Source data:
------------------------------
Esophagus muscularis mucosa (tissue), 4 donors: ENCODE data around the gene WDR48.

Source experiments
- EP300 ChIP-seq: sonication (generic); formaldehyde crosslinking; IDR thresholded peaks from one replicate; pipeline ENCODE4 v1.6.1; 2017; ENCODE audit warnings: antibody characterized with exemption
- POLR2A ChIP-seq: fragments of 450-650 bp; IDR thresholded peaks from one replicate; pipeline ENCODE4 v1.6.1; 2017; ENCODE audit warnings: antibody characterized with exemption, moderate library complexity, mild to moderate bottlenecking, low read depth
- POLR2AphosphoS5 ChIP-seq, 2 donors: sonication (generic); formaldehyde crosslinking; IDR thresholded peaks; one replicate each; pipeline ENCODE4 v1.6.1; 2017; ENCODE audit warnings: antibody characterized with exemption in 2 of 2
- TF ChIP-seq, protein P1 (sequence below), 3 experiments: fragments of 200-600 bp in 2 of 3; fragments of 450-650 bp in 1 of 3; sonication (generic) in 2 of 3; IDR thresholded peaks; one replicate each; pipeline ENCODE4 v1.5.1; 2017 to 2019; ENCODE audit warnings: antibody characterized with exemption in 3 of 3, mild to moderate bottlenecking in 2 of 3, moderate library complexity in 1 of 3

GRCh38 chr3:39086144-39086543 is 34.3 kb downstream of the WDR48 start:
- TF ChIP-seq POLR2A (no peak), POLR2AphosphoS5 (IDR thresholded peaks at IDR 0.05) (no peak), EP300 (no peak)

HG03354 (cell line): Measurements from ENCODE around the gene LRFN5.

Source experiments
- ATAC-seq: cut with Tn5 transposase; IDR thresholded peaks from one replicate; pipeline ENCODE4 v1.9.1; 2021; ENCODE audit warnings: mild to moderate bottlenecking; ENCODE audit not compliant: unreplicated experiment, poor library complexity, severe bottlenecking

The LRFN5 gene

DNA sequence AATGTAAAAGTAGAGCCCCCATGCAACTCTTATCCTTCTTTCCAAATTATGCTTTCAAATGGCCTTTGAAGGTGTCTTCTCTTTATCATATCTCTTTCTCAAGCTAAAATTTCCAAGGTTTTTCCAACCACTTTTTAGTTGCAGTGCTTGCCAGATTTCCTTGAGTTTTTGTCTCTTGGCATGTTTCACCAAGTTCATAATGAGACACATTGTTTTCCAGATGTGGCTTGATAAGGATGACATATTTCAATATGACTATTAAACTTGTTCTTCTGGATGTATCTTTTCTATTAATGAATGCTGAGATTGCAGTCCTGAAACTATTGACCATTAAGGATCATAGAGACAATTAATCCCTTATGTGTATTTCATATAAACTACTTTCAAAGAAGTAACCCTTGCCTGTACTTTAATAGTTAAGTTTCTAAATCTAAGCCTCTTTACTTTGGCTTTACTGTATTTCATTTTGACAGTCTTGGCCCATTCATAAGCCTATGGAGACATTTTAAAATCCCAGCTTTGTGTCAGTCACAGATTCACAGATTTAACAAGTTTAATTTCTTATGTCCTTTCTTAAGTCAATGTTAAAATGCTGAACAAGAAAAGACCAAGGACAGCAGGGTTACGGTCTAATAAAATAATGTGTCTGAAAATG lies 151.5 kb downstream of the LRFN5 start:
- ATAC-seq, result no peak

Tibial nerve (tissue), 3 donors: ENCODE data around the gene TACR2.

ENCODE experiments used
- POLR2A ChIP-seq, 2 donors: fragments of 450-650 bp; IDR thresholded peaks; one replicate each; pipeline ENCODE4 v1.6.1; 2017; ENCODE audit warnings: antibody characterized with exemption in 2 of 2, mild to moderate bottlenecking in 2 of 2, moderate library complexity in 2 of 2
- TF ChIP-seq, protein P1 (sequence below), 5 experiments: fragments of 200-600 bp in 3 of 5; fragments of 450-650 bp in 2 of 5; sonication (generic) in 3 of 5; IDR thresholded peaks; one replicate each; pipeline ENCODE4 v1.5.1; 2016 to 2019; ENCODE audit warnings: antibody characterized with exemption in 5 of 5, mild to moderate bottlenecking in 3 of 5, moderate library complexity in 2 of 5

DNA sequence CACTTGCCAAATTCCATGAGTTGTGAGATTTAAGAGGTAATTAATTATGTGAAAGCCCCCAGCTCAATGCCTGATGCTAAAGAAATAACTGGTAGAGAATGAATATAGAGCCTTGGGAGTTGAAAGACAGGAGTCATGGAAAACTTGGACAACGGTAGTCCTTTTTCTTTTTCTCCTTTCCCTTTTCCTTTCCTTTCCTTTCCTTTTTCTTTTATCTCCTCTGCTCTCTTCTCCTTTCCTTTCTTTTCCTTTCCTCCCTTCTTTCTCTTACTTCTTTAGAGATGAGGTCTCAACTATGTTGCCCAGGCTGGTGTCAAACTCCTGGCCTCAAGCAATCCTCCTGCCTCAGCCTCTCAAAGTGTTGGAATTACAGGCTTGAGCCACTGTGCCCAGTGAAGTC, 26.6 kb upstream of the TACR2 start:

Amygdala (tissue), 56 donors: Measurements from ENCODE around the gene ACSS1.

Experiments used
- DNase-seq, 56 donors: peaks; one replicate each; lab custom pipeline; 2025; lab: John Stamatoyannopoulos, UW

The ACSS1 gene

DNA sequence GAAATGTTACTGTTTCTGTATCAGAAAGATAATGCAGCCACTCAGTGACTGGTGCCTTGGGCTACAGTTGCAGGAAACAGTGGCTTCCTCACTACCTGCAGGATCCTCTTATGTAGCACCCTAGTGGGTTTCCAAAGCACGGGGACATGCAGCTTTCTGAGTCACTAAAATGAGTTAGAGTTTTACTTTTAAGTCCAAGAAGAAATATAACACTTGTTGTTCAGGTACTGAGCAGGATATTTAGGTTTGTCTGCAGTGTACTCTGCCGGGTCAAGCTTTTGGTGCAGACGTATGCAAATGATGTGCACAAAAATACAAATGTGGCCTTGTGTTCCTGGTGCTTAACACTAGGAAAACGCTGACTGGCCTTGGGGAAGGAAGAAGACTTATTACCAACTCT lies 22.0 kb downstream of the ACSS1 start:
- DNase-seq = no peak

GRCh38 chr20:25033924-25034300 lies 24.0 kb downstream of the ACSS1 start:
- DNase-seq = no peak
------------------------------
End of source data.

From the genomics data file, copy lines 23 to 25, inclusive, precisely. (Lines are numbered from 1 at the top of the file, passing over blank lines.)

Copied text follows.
The ACSS1 gene

DNA sequence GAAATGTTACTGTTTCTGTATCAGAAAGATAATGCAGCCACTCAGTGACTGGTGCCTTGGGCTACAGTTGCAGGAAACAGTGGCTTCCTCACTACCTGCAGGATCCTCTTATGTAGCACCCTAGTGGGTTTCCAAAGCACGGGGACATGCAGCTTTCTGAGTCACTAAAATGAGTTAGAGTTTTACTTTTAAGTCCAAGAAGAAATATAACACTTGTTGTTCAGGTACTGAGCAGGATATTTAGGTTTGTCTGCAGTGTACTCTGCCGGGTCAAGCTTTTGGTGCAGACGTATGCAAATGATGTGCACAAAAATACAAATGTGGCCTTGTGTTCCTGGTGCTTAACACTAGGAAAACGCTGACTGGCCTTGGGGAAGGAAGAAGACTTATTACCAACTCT lies 22.0 kb downstream of the ACSS1 start:
- DNase-seq = no peak